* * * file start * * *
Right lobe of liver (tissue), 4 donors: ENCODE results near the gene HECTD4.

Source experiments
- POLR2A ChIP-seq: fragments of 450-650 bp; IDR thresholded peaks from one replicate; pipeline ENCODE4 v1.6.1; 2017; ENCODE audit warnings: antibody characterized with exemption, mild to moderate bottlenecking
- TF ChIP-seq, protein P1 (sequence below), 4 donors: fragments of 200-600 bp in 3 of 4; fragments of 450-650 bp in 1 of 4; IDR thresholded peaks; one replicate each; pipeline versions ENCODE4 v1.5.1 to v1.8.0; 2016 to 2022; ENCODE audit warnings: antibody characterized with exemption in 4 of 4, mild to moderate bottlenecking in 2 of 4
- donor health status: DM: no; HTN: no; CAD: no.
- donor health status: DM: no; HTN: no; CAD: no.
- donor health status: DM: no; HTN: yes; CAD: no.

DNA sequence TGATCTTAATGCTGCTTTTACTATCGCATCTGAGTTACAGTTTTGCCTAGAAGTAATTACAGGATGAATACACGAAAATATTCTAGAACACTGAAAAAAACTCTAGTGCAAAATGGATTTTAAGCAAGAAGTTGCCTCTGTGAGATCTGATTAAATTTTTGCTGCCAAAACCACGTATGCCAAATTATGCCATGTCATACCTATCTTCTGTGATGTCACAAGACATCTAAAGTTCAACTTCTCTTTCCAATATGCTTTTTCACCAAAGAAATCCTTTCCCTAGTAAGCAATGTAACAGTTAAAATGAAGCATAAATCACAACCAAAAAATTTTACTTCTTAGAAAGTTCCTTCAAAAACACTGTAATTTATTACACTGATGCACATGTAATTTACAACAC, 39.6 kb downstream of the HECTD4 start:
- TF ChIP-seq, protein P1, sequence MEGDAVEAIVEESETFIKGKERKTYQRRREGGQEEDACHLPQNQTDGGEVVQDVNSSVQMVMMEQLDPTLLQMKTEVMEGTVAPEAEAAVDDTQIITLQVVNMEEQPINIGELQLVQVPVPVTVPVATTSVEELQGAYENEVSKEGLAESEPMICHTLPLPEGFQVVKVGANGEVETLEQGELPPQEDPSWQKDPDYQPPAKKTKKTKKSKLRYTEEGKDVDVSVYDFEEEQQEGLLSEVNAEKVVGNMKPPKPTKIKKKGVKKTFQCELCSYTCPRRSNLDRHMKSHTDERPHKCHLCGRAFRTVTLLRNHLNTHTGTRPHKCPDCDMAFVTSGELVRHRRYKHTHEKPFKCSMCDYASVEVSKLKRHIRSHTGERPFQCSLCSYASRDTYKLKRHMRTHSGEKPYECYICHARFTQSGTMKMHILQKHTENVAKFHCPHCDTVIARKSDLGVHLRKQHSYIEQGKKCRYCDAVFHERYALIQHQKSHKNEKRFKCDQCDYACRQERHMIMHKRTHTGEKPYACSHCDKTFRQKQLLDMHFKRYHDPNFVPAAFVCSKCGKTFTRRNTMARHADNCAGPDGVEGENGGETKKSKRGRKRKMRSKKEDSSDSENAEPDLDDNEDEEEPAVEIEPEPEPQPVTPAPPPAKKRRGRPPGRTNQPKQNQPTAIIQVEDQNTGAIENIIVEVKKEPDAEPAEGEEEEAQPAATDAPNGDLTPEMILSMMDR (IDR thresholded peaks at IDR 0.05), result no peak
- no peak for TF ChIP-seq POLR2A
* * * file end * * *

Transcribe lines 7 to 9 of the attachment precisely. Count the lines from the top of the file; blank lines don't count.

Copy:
- donor health status: DM: no; HTN: yes; CAD: no.

DNA sequence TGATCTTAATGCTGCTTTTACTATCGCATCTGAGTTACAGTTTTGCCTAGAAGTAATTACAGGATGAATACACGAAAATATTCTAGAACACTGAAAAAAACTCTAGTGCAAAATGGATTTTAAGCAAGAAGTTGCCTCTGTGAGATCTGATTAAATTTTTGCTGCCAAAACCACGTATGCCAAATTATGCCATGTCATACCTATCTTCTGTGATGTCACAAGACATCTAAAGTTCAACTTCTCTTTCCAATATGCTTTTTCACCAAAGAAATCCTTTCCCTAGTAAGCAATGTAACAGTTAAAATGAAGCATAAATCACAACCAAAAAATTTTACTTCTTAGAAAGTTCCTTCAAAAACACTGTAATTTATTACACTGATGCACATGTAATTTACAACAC, 39.6 kb downstream of the HECTD4 start:
- TF ChIP-seq, protein P1, sequence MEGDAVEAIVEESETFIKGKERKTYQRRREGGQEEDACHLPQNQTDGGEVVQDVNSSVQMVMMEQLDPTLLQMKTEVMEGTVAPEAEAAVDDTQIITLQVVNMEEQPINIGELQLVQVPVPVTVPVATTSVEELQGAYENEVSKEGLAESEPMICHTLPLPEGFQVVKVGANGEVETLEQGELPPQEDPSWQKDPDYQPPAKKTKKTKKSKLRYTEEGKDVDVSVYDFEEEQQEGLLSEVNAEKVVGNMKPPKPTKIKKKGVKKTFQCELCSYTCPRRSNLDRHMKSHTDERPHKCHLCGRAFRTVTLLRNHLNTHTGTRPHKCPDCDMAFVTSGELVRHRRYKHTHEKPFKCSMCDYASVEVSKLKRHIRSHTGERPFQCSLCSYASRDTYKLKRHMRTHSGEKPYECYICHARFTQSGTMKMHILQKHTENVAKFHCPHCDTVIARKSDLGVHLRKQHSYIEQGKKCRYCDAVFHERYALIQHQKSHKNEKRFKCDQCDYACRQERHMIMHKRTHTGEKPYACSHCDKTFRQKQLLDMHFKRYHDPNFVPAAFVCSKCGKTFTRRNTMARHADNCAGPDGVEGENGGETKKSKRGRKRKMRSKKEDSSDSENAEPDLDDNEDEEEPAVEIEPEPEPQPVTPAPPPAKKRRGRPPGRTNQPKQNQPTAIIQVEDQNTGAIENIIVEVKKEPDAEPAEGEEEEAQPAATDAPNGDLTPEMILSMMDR (IDR thresholded peaks at IDR 0.05), result no peak